estimates the probability density function (life-table method ) produces the Nelson-Aalen estimates of the cumulative hazards and the corresponding standard errors performs nonparametric analysis of competing-risks data provides nonparametric k-sample tests based on weighted comparisons of the estimated hazard rate of the individual population under the null and alternative hypotheses enables you to specify the following tests: log-rank test Wilcoxon test Tarone-Ware test Peto-Peto test modified Peto-Peto test Fleming-Harrington Gρ family of tests provides corresponding trend tests to detect ordered alternatives provides stratified tests to adjust for prognostic factors that affect the events rates in the various populations provides a likelihood ratio test, based on an underlying exponential model to compare the survival curves of the samples computes censored data linear rank statistics based on the exponential scores (log-rank test) and the Wilcoxon scores (Wilcoxon test) provides five transformations to be used in the calculation of confidence limits for the quartiles of survival time supports weighted estimation performs BY group processing, which enables you to obtain separate analyses on grouped observations creates a SAS data set that corresponds to any output table automatically creates graphs by using ODS Graphics
For further details, see LIFETEST Procedure

## PHREG Procedure

The PHREG procedure performs regression analysis of survival data based on the Cox proportional hazards model. Cox's semiparametric model is widely used in the analysis of survival data to explain the effect of explanatory variables on hazard rates. The following are highlights of the PHREG procedure's features:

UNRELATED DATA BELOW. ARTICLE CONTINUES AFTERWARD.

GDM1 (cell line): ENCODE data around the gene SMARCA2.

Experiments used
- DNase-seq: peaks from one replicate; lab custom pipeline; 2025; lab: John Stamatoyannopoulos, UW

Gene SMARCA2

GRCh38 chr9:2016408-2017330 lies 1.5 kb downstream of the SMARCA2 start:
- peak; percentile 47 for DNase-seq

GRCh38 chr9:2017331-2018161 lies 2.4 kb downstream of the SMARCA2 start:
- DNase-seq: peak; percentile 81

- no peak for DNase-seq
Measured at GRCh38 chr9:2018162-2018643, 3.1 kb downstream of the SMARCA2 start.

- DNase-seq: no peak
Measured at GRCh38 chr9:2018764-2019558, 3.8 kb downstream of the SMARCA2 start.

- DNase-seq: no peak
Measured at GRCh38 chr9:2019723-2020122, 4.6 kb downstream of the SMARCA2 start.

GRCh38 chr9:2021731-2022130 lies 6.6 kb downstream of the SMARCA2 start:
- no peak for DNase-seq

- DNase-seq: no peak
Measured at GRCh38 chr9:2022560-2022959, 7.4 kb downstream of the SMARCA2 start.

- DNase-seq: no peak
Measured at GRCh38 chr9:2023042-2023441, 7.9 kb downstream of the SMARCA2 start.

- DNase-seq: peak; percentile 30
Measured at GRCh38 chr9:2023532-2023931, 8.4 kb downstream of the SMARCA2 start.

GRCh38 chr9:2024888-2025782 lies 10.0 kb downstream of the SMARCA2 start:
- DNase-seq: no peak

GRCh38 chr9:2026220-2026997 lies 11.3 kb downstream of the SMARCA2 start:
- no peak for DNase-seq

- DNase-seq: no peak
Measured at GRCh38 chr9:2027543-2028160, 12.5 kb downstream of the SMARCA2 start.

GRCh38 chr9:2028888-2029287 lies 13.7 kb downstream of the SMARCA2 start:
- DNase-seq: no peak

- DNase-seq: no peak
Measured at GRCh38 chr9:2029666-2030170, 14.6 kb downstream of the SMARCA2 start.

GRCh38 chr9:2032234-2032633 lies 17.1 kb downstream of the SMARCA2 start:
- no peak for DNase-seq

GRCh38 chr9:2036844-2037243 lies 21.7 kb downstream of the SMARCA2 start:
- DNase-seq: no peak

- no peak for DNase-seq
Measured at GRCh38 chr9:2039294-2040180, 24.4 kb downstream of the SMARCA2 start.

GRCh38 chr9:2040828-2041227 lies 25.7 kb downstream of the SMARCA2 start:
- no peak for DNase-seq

fits a superset of the Cox model, known as the multiplicative hazards model or the Anderson-Gill model fits frailty models fits competing risk model of Fine and Gray performs stratified analysis includes four methods for handling ties in the failure times provides four methods of variable selection permits an offset in the model performs weighted estimation enables you to use SAS programming statements within the procedure to modify values of the explanatory variables or to create ne explanatory variables tests linear hypotheses about the regression parameters estimates customized hazard ratios performs graphical and numerical assessment of the adequacy of the Cox regression model creates a new SAS data set that contains the baseline function estimates at the event times of each stratum for every specified set of covariates outputs survivor function estimates, residuals, and regression diagnostics performs conditional logistic regression analysis for matched case-control studies fits multinomial logit choice models for discrete choice data performs sampling-based Bayesian analysis performs BY group processing, which enables you to obtain separate analyses on grouped observations creates an output data set that contains parameter and covariance estimates creates an output data set that contains user-specified statistics creates a SAS data set that corresponds to any output table automatically created graphs by using ODS Graphics